More often lately, especially in regards to mobile hydraulic machinery, I hear about a concept called flow sharing, or post-pressure compensation, which I’ll just refer to as post-compensation from here out. Post-compensation doesn’t automatically imply flow sharing, because you can post-compensate with only one metering device. I know the term flow sharing is a little equivocal, but in our case it refers to equal sharing of flow between all branches.
The difference between pre- and post-compensation is where the pressure compensator is relative to the metering valve, which can be an orifice, needle valve, proportional valve, etc. A pressure compensator maintains flow across the metering valve by regulating the pressure drop across it. Without a compensator, flow could vary widely based on downstream pressure created by the load(s). Pre-compensation occurs before the metering valve, and post-compensation occurs after the metering valve. Either method will work fine if you have but one metering valve and actuator in the circuit.
As hydraulic systems become more complex, with various actuators being controlled by various valves, having one compensator per metering valve can still result in complications stemming from fluid taking the path of least resistance, especially with limited flow resources. Even with each metering valve having its own pressure compensator upstream of itself, this doesn’t guarantee each metering sub-circuit will have enough flow to create the pressure drop (flow) it wants.
In systems where the flow potential to operate all actuators simultaneously is higher than the flow provided by the pump, a pre-compensated system will allow flow to subordinate to the path with lowest pressure, leaving little or no flow for the higher pressure actuators. However, if most functions occur with singularity, pre-compensation should be adequate. On the other hand, if multiple functions require simultaneous operation, post-compensation would be beneficial.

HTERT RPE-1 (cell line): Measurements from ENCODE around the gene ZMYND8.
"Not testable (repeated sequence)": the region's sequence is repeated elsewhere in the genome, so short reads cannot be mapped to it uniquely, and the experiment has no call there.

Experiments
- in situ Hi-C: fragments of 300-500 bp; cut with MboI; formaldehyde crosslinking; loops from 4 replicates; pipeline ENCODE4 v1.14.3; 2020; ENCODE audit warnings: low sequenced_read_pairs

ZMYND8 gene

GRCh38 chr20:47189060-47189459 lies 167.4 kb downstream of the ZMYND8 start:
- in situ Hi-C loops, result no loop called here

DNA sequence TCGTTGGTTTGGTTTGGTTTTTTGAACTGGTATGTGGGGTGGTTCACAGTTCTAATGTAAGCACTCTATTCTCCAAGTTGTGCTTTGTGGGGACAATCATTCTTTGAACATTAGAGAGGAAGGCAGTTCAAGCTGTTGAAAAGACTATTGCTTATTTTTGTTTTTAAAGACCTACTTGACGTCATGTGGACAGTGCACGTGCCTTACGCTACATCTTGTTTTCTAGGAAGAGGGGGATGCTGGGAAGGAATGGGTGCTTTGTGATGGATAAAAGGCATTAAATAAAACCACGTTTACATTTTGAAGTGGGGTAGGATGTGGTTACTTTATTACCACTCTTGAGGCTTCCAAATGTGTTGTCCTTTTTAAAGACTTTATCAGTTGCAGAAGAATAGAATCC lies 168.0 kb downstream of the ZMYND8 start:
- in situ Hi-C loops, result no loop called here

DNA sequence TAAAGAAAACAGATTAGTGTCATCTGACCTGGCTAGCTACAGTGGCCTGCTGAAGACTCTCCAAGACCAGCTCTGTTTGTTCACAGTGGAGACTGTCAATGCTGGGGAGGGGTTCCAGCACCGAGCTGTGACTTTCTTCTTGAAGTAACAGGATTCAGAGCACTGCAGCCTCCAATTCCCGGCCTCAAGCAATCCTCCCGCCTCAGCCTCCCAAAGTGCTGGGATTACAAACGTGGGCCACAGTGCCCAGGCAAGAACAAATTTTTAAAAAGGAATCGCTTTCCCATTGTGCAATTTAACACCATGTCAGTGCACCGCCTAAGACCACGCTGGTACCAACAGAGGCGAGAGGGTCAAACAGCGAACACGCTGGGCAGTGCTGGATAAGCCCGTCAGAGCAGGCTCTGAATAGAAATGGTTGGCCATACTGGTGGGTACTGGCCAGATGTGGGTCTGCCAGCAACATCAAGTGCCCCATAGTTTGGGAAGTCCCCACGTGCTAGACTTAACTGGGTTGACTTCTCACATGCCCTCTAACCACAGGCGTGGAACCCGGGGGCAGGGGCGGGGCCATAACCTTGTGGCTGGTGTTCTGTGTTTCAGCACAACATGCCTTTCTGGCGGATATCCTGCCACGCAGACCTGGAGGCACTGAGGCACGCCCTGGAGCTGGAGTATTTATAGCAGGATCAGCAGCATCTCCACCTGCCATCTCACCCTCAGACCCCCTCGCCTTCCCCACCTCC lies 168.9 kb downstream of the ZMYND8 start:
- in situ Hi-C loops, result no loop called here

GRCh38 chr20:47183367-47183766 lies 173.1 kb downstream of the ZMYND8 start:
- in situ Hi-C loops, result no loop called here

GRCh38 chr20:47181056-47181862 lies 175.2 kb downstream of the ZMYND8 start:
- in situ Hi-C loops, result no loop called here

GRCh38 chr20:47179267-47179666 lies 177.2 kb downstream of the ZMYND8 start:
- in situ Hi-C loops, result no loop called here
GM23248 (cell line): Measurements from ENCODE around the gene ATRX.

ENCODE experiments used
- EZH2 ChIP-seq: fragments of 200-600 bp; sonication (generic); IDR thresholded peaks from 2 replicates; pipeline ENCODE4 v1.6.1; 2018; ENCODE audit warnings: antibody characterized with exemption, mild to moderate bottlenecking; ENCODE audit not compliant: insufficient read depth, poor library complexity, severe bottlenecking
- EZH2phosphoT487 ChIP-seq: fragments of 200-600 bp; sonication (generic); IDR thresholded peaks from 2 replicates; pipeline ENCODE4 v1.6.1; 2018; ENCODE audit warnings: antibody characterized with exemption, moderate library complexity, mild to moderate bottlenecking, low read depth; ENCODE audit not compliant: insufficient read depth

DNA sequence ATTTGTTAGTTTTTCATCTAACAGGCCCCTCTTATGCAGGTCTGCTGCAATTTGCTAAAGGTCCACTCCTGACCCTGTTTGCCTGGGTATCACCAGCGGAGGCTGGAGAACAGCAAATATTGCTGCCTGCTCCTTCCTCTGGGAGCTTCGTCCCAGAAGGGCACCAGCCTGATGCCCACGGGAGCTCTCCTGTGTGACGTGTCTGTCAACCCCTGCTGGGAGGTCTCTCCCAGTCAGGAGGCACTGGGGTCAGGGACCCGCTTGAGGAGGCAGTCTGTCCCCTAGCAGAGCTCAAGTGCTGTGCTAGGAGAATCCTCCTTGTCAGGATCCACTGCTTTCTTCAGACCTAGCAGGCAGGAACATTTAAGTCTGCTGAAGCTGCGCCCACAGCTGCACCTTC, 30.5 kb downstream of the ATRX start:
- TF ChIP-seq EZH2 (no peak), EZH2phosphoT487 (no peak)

Post-compensation with flow sharing places the compensator element after the metering valve, but also requires a pilot signal to be relayed to the master hydrostat (which is just a compensator dedicated to controlling pump flow) or to pilot port of the load-sensing pump. The post-comp circuit gets complicated when the actuators are all double acting, which requires that a compensator be used for each work port. For example, a double acting cylinder needs a compensator on the A port and a compensator on the B port, as well as reverse flow check valves for each work port on top of load sense check valves to relay load pressure back to the pump or master hydrostat.
Post-compensation sounds complicated, doesn’t it? I’m sure you’re wondering what the pay-off is, so I’ll tell you. With post-compensation, and when pump flow is too low to satiate the demands of every actuator in the system at once, instead of flow being defaulted to the sub-circuit with the lowest pressure, it splits the flow evenly amongst all actuators, albeit at a reduced rate to each branch. I would have liked to be in the lab for the “eureka moment” when this was first discovered, because it is brilliant! Yeah, I'm a nerd ... so what?
Post-comp circuits aren’t for the faint of heart, and are as complicated as most mobile hydraulic systems tend to get. This blog entry may have benefitted from a sample schematic, but I didn’t want an application example to muddy the waters of an already whitecapped lake. Just know that your multi-actuator hydraulic system would behave more predictably with integration of post-compensation, especially if pump flow is limited.